According to Inuit culture in Greenland, a person possesses six or seven souls. The souls take the form of tiny people scattered throughout the body.
Do you suffer what a French paleontologist called “the distress that makes human wills founder daily under the crushing number of living things and stars”?
For the world is as glorious as ever, and exalting, but for credibility’s sake let’s start with the bad news.
– Anne Dillard, For the Time Being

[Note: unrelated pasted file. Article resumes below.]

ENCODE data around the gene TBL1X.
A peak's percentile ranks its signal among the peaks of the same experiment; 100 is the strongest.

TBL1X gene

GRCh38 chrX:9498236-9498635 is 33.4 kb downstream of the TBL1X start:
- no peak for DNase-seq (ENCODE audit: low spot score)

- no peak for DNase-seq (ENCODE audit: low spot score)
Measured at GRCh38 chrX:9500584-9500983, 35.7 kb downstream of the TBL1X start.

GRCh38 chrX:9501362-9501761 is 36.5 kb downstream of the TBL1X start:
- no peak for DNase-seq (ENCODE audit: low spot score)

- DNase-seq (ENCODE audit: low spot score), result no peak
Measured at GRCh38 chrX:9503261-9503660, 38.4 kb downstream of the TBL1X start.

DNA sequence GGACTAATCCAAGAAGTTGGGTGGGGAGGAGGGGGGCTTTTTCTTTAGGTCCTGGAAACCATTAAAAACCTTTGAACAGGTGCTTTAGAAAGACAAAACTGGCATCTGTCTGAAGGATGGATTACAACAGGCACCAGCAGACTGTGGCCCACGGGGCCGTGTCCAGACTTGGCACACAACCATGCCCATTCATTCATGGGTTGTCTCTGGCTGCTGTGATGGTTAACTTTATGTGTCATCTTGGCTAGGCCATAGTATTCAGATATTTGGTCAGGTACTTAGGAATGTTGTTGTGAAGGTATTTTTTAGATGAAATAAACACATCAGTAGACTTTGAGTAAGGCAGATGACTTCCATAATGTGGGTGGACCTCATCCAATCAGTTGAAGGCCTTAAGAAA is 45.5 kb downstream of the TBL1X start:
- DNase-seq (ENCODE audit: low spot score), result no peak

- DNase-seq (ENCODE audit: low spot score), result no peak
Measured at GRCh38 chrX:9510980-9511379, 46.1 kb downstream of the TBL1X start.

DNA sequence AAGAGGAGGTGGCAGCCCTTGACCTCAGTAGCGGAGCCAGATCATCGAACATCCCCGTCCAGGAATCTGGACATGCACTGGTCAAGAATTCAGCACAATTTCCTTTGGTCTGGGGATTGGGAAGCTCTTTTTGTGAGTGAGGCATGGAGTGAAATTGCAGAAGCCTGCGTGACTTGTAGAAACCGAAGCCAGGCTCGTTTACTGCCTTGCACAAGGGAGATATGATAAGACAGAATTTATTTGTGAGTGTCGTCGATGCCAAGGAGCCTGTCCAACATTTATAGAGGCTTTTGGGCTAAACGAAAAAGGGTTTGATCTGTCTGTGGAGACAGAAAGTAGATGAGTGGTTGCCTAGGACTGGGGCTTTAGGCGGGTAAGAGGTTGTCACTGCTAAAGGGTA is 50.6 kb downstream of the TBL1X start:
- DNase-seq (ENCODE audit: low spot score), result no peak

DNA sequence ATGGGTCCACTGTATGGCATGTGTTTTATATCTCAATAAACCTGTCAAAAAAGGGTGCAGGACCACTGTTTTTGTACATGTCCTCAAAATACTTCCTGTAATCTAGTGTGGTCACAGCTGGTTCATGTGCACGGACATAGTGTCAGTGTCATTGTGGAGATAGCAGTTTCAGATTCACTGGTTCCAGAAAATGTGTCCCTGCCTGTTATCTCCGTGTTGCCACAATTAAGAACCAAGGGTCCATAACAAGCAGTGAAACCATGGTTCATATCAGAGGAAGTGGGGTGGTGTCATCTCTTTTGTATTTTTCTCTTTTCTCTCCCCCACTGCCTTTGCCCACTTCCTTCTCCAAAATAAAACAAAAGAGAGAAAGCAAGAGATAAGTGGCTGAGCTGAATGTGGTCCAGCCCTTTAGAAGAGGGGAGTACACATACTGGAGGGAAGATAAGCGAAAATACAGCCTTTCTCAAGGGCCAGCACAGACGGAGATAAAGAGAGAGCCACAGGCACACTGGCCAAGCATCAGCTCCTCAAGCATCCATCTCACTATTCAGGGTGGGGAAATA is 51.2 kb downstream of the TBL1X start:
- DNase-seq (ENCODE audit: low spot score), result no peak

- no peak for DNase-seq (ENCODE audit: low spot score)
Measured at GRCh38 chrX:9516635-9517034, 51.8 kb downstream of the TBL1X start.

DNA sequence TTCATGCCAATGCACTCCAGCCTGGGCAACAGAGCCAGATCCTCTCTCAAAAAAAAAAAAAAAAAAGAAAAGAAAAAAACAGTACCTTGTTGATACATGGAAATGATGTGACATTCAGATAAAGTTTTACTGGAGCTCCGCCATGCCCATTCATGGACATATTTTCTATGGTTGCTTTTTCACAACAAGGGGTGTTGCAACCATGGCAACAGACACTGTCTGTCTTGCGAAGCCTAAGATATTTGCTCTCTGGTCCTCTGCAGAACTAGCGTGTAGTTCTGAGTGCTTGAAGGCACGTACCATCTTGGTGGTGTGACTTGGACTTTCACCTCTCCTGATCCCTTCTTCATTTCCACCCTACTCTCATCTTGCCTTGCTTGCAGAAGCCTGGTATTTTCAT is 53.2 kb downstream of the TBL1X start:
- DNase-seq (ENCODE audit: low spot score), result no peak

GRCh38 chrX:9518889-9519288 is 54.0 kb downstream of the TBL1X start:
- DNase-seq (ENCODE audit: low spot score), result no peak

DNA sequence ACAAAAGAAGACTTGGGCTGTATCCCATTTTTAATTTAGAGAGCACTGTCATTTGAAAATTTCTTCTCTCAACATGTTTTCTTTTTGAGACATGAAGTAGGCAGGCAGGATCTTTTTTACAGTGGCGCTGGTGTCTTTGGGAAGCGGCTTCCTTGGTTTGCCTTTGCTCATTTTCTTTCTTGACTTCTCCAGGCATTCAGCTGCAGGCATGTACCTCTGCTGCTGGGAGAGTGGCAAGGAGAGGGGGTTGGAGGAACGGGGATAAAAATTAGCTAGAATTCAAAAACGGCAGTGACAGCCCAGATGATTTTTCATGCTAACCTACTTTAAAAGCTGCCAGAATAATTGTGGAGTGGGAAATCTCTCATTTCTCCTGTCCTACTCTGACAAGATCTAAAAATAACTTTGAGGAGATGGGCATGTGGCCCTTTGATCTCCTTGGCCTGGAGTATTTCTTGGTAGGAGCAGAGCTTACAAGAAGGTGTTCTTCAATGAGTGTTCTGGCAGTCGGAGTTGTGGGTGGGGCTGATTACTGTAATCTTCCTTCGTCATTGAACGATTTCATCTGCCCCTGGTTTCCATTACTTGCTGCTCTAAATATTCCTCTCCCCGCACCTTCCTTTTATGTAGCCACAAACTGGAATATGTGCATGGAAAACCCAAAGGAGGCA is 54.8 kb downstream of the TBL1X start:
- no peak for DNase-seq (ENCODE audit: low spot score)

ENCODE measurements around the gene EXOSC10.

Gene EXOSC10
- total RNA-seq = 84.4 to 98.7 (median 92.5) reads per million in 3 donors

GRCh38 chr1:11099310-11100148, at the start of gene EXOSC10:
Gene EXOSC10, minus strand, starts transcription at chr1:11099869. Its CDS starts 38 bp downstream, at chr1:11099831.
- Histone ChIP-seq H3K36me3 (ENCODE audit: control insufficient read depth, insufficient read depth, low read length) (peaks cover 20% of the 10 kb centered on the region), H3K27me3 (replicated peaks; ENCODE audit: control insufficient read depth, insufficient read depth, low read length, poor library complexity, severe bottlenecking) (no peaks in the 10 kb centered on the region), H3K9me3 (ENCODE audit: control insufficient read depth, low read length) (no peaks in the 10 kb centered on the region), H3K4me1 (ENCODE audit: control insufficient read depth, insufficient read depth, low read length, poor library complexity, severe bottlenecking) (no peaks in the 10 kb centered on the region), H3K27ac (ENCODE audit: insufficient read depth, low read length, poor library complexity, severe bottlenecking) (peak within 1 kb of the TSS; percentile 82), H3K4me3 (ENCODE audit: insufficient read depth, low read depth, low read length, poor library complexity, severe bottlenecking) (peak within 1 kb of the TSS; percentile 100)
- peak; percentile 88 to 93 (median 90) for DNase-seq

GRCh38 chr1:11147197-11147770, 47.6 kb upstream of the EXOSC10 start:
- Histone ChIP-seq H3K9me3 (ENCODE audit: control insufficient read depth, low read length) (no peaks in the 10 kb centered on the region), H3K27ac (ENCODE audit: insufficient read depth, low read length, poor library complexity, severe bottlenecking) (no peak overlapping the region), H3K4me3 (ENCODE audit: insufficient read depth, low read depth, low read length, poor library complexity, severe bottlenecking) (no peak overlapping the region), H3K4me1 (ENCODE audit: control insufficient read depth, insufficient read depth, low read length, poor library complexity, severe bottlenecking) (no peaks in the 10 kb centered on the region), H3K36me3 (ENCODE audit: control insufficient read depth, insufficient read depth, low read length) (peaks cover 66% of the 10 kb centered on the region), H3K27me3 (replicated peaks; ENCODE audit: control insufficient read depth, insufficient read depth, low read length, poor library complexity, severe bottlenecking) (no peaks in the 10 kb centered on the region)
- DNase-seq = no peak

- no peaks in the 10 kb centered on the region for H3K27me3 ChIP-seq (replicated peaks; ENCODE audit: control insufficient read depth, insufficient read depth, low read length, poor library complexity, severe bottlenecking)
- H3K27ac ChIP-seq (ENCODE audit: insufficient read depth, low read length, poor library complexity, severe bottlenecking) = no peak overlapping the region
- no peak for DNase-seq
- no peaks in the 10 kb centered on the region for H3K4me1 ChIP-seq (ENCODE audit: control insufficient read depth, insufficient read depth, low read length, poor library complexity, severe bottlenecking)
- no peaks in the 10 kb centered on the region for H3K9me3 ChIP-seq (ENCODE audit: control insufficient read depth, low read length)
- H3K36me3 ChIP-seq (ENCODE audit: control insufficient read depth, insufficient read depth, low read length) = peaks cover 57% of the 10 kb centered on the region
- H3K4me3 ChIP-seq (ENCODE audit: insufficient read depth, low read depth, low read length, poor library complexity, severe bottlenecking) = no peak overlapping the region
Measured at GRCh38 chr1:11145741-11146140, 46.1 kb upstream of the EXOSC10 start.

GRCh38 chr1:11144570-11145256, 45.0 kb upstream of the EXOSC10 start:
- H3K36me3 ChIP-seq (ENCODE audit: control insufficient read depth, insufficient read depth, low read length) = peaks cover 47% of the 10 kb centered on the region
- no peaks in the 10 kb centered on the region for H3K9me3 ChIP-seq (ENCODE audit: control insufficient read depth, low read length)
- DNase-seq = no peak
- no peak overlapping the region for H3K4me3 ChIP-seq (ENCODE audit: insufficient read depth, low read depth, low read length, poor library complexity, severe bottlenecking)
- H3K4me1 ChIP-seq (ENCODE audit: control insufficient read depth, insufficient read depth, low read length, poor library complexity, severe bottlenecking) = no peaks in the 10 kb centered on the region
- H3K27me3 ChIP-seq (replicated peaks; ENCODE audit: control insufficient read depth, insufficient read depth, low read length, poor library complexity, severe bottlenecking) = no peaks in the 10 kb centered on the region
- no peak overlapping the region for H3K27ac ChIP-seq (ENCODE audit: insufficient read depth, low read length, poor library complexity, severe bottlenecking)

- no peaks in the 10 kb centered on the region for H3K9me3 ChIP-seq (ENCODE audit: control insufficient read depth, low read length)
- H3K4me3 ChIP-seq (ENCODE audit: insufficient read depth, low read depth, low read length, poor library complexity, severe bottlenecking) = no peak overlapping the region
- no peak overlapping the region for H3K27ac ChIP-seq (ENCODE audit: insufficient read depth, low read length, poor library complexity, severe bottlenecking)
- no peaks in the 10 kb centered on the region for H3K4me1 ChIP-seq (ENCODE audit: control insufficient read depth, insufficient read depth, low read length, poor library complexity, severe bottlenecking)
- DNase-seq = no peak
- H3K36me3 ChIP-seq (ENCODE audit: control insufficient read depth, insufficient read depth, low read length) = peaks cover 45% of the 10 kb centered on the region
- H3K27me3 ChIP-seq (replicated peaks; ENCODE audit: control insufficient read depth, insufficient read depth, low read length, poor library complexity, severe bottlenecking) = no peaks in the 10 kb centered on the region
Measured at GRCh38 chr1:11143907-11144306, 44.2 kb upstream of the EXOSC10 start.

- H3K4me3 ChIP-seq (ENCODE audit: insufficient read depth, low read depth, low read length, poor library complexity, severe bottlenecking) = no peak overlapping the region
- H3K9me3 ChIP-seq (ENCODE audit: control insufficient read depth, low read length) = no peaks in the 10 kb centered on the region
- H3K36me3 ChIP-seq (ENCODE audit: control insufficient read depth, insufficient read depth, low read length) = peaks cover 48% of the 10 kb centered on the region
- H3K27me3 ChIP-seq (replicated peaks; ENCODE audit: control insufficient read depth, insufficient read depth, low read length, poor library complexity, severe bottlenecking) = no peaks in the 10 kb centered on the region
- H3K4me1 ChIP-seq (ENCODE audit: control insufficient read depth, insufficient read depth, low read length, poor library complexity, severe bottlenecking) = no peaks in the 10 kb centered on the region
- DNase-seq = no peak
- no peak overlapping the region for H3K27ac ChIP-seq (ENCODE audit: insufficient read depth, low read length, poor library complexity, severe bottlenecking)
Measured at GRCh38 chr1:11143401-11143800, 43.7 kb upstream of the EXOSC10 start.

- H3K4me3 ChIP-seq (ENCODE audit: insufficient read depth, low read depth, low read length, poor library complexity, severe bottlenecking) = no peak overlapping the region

This reminds me of the culture of the Philippines, of its 7,100 islands. Each island has its own culture, one dominant, at least. For instance, in Luzon, in its northern mountain region, the Cordilleras, is home to several mountain tribes and each has its own unique way of experiencing and interpreting the world. These tribal cultures are largely undocumented hence unknown and lost to majority of Filipinos today; mostly, it’s foreign intellectuals who have written about them and their works returning to us. China, on the other hand, is also multicultural but how come it’s moving forward as one, a nation? The reason has something to do with geography – unlike the Philippines, the cultural groups there are not physically disconnected island-like. They’re all on the mainland. It may be a good thing then that, HK, has grown and matured, first, under the British. It was one less worry not to mention budgetary allocation for mainland China. Knowledge, then, of how the island cultures perceive and interact with the world, I believe, are the key to unlocking the puzzle to how to unite the Filipino people. So far, we’ve just barely skimmed the surface.